A failing memory coupled with a growing inability to carry out the simplest tasks may be a symptom of Alzheimer’s disease, where a build-up of solid plaques, composed of specific abnormal protein fragments, slowly destroys the brain’s nerve cells. So far, there have been very few methods in which the potentially fatal disease can be diagnosed at an early stage.
Magnetic resonance imaging can usually capture the vicious plaque build-ups, but it’s only able to do so at a very late stage of Alzheimer’s disease, probably when it’s already too late to reverse or ease any of the disease’s effects.
The main challenge in diagnostics lies in finding a contrast agent that can safely cross into the brain. Nanoparticles are good candidates. But the semipermeable membrane known as blood-brain barrier, which protects the brain from foreign agents that can disturb its neural function, keeps these nanoparticles out.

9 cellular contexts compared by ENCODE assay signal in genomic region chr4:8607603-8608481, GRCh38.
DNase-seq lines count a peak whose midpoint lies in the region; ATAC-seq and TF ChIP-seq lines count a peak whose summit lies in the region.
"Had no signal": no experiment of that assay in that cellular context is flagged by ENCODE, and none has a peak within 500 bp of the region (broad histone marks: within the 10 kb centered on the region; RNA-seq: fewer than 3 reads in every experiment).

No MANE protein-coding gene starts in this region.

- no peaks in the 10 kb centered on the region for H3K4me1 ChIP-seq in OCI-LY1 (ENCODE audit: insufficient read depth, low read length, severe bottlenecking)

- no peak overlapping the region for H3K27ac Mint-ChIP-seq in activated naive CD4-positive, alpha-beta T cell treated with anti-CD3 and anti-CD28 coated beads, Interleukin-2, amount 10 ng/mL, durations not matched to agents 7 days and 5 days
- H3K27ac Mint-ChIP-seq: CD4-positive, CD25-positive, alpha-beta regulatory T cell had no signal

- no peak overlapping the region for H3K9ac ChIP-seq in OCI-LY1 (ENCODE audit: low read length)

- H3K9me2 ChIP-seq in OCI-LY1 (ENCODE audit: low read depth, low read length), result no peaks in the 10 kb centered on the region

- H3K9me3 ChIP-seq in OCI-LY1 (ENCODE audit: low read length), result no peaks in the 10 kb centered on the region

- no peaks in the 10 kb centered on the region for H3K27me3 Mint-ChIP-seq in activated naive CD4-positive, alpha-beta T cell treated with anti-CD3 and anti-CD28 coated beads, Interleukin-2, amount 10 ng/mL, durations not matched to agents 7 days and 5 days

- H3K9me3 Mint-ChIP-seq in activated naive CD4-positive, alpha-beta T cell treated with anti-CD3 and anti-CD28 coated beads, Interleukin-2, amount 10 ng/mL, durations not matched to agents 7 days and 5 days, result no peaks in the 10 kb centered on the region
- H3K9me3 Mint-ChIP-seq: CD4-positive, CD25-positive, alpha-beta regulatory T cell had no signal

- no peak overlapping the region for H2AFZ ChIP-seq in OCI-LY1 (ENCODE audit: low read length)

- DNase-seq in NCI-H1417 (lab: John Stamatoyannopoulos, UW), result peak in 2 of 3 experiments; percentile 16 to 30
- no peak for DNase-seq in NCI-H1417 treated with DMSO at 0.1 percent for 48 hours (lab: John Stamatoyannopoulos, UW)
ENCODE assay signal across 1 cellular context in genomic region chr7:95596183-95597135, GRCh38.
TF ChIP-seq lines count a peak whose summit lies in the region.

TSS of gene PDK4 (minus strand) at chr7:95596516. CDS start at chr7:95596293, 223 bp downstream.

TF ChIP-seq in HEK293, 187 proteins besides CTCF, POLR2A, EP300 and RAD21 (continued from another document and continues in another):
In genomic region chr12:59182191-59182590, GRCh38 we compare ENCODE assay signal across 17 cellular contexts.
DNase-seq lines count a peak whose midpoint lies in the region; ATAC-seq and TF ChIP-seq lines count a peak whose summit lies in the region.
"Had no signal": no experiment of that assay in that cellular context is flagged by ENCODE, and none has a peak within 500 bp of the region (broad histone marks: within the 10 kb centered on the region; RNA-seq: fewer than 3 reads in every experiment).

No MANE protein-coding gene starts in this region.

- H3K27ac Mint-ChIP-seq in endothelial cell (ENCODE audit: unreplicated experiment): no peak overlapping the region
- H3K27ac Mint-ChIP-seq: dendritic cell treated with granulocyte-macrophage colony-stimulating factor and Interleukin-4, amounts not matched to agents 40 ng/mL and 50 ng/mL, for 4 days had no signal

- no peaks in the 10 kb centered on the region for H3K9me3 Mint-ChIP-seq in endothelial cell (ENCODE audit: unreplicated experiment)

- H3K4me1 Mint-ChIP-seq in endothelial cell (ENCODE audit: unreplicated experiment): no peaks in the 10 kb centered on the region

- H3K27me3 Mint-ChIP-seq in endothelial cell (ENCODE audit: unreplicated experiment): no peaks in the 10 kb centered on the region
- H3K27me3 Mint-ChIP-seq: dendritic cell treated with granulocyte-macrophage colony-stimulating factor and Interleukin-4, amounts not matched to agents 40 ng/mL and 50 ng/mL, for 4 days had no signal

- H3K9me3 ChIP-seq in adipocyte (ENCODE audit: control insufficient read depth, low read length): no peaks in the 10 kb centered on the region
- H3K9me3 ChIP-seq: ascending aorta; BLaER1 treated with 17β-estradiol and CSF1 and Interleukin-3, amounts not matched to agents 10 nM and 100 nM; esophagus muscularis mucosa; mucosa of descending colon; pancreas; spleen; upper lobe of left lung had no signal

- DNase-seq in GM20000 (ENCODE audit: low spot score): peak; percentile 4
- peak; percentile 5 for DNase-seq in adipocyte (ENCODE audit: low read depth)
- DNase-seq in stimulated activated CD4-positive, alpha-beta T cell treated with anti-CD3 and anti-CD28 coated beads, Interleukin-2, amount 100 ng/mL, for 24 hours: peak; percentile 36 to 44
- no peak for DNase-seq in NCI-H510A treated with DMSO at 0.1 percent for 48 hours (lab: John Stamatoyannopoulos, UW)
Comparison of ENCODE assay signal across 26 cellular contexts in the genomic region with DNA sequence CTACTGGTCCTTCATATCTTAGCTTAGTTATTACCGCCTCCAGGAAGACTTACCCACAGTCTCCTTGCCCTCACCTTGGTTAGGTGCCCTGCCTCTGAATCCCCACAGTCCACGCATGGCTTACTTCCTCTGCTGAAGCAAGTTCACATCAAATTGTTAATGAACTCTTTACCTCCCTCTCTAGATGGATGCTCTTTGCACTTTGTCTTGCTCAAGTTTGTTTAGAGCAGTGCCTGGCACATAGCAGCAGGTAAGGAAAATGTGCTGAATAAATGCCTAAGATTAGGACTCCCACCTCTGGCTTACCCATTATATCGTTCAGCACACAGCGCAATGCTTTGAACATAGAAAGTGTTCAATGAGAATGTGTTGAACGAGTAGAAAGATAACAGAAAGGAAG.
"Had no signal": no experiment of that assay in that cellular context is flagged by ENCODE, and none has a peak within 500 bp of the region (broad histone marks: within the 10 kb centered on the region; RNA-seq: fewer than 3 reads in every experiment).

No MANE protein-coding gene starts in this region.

It’s what prompted Xuefei Huang, a researcher at the Michigan State University, US, to explore ways to modify nanoparticles to try and make them cross the barrier. Huang and his colleagues began to sift through potential molecules that could be used to modify magnetic nanoparticles.
The team, that included a researcher from Benha University, Egypt, narrowed down their search to two molecules: an animal protein and sialic acid, which is an organic acid widely found in the brain and human milk. read more